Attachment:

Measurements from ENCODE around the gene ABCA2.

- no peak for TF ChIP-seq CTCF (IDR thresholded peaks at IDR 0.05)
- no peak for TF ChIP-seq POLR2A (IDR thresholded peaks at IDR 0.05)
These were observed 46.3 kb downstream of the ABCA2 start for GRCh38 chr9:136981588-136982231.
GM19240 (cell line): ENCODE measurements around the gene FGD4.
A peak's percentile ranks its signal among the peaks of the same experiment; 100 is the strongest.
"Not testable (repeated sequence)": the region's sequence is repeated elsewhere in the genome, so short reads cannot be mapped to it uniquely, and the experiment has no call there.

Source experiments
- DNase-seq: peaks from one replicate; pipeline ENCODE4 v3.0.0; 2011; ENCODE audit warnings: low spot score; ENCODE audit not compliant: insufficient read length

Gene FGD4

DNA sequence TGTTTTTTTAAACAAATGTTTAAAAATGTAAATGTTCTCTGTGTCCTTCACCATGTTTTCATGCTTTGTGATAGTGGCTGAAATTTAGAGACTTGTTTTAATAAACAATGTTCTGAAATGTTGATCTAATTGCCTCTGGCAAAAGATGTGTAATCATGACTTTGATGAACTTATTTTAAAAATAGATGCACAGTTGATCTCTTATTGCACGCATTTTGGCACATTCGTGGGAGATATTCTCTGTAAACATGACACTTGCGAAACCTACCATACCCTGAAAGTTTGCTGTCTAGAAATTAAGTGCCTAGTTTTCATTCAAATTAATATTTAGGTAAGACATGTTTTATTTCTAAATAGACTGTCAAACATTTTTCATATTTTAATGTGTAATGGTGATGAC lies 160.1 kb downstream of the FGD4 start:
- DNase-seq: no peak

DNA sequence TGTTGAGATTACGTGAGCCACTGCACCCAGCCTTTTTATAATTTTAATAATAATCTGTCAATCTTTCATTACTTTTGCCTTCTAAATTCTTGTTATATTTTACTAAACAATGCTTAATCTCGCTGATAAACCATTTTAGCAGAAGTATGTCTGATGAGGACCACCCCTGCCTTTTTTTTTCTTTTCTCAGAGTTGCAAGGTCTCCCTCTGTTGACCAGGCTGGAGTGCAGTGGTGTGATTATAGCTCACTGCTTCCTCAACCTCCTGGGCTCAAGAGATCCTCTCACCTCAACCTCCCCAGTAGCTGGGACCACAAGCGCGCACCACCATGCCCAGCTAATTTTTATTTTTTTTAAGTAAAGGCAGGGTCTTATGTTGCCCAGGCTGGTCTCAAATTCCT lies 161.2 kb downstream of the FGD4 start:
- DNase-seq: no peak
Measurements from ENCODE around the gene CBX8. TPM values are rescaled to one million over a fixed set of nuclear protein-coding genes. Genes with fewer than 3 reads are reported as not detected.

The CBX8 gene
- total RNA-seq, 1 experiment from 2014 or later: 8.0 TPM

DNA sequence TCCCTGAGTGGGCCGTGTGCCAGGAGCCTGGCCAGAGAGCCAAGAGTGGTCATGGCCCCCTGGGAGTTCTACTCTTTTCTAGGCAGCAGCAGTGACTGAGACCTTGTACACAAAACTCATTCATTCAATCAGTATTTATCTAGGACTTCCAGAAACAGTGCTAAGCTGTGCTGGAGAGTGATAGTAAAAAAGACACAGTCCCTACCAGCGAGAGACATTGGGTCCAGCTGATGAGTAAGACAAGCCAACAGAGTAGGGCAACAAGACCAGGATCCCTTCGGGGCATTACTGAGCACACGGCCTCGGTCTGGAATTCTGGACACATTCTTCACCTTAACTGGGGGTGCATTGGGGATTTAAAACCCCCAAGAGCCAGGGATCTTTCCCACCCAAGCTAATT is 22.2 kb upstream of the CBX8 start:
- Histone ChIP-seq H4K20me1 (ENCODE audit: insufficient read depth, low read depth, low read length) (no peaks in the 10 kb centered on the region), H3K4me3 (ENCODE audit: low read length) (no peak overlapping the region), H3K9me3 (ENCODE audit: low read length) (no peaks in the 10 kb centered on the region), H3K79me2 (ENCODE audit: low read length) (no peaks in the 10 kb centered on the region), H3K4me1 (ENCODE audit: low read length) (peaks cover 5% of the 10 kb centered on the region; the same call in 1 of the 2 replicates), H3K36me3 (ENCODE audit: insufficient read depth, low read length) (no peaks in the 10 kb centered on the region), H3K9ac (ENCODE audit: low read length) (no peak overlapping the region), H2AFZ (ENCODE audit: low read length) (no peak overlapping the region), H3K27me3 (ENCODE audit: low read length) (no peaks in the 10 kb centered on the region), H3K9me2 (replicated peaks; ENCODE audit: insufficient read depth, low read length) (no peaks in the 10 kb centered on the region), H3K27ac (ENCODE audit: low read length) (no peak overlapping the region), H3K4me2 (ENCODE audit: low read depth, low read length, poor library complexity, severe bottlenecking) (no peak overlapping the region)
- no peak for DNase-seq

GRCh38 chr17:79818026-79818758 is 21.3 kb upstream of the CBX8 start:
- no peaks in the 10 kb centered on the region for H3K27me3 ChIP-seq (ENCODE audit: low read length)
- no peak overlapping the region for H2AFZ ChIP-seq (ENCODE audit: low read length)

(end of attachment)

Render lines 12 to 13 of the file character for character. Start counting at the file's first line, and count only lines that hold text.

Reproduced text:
- DNase-seq: no peak

DNA sequence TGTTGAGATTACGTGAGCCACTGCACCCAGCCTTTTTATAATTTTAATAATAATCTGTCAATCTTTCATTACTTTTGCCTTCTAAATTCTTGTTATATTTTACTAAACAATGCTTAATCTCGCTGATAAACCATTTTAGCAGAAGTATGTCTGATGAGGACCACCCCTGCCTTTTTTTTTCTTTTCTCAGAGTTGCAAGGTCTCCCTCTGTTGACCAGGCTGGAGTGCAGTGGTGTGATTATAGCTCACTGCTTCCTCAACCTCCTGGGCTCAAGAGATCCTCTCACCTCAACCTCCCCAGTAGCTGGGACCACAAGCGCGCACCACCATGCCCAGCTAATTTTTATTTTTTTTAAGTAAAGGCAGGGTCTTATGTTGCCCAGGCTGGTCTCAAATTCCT lies 161.2 kb downstream of the FGD4 start: